The phrase “game design” conjures up different ideas of what the job actually means, and there are many pieces to this role, including the role of practical design. When a game designer comes to create a game, it’s not just a solo effort. That person has to be willing and able to work with a large group of people, and convey their ideas in concise, yet realistic, terms.
There are budgets, time constraints, programming limitation, and so on, that all factor into whether a game can be made or not, and the best approaches to doing so. This is where taking game design courses on practical design comes into play.
Why is important?
Taking a course in practical design is important for a number of reasons, though the major reason is that, as a game designer, you must be able to realistically transfer your game from an idea in your head to a working, interactive world. Practical design will teach you a number of things (listed below), but the biggest thing it will teach you is the basics of how games operate, covering game engines, level design, and scripting languages. While this course in not necessarily comprehensive in each of those areas, by giving you an understanding of the industry, you’ll be better equipped to set some foundations to your game, and have reasonable goals. You don’t want to jump in half-cocked, expecting every feature to be added, just to be halfway down the road and find that you’ve run out of resources (time, money, staff). Ouch.
What will I learn?
Below are some of the core things that a course in practical game designing can teach you:
Basics of game engines. A game’s engine is its core. The engine is what controls physics, lighting, environment, terrain and more. Once you know what the engine does, and the different types out there, you’ll get a better idea of what your game will require when you start.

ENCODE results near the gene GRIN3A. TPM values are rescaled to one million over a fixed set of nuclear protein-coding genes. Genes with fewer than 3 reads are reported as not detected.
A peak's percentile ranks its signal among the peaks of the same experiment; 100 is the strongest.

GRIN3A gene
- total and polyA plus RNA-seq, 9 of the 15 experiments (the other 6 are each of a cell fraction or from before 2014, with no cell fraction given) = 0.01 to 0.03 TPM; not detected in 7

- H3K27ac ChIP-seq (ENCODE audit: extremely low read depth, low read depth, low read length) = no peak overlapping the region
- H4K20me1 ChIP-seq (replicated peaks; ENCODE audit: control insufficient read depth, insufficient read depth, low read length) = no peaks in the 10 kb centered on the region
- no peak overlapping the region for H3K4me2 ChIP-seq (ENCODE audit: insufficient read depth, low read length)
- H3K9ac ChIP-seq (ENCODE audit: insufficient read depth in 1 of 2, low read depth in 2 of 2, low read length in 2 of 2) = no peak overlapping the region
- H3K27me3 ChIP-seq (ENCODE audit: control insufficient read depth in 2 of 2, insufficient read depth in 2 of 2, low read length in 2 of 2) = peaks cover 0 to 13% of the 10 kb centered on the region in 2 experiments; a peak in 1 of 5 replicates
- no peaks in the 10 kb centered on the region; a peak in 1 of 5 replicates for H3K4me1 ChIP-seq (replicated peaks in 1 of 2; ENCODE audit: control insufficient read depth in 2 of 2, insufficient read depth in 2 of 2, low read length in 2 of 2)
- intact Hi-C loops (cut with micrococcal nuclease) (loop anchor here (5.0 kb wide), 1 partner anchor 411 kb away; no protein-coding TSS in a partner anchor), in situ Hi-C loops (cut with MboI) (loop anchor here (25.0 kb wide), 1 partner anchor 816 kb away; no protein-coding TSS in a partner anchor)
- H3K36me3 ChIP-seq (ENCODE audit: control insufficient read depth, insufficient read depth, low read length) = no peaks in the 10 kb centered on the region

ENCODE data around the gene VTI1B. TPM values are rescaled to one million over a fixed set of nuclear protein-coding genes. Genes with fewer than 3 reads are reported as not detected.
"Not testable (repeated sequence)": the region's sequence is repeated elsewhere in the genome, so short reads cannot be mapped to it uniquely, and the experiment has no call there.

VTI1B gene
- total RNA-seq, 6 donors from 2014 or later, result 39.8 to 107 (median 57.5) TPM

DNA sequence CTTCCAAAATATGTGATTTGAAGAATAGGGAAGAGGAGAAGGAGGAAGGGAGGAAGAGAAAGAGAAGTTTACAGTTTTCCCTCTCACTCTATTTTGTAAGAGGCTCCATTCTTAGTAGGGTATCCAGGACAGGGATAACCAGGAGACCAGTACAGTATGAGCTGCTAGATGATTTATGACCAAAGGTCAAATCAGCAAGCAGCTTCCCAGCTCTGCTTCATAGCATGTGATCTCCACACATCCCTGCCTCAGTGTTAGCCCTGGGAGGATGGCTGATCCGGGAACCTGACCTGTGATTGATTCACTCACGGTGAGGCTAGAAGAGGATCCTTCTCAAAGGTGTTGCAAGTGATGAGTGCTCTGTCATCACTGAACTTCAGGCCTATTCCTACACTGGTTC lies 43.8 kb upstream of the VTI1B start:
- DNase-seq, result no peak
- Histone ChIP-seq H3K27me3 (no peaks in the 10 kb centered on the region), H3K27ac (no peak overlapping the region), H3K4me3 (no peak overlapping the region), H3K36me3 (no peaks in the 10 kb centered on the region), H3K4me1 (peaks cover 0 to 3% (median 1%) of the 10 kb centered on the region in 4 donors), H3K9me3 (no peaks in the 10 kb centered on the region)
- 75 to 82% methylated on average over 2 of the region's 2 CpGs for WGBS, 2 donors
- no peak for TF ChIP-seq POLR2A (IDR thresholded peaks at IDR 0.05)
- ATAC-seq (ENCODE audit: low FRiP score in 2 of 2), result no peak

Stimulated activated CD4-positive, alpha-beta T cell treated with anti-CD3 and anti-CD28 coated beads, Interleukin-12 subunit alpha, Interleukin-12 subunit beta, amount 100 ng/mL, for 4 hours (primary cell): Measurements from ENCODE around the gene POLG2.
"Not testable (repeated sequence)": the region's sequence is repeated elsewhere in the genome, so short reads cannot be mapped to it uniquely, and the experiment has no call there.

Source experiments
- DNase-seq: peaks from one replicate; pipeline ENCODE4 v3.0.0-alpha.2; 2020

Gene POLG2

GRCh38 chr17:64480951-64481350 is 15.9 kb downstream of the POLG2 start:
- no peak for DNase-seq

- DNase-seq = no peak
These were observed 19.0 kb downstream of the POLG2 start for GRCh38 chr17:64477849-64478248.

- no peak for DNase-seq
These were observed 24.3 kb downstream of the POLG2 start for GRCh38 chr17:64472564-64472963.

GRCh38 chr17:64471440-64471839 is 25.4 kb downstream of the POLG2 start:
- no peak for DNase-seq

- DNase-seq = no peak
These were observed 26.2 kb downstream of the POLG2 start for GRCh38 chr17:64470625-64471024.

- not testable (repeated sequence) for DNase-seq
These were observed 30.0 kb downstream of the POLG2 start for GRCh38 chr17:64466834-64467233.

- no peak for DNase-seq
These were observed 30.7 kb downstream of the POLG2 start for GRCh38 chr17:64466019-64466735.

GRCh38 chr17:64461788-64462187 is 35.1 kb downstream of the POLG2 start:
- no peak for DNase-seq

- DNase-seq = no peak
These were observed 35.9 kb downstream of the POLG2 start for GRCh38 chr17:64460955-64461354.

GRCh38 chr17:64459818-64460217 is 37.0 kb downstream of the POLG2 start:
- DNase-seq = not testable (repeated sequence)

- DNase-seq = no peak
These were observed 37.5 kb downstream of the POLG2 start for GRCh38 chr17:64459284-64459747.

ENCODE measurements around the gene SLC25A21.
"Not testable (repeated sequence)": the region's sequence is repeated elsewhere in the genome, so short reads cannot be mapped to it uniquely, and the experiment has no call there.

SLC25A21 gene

Level designs and programming languages. Games are built on code. While practical design may not get into the nitty gritty of coding, it will show you what the game looks like from the inside to give you an idea of what it takes to create even simple games. It should also teach (or at least show) you how levels are created.
How to effectively translate an idea to a real game. A sad truth is that many would-be “game designers” have this dream of building the world’s Next Big Game. They are often deluded about many things, like budgets, time windows, resource constraints and staffing. Practical design can help prepare you for dealing with these issues.
How to convey ideas to programmers and artists. As the designer, your primary role isn’t in either the aesthetics of the game, or the programming behind it, but rather a middle ground between them. A good course on practical game design should teach you how to relay your ideas effectively to both sides, and how to get them to mesh in real ways. A game design course in design integration can help with this as well.
Where can I got to learn Practical Design?
Only a few years ago, game design was laughed at by many as a fad. But there are now over a hundred schools in the US alone that offer courses in game design. There are also many options available to someone looking to get into game design, including universities (both undergraduate and gradutate) as well as online classes. You can any number of our articles. Our advice is to research every school before joining, and weigh your options: If it’s online, what accreditation do they have? And if it’s a physical school, which is closest or most affordable to me? Doing the research up front can save you a lot of time and money later on down the road.
Are you ready to pursue a career in game design? Get information on programs in your area and online using our game design degree finder at the top of this page. ↑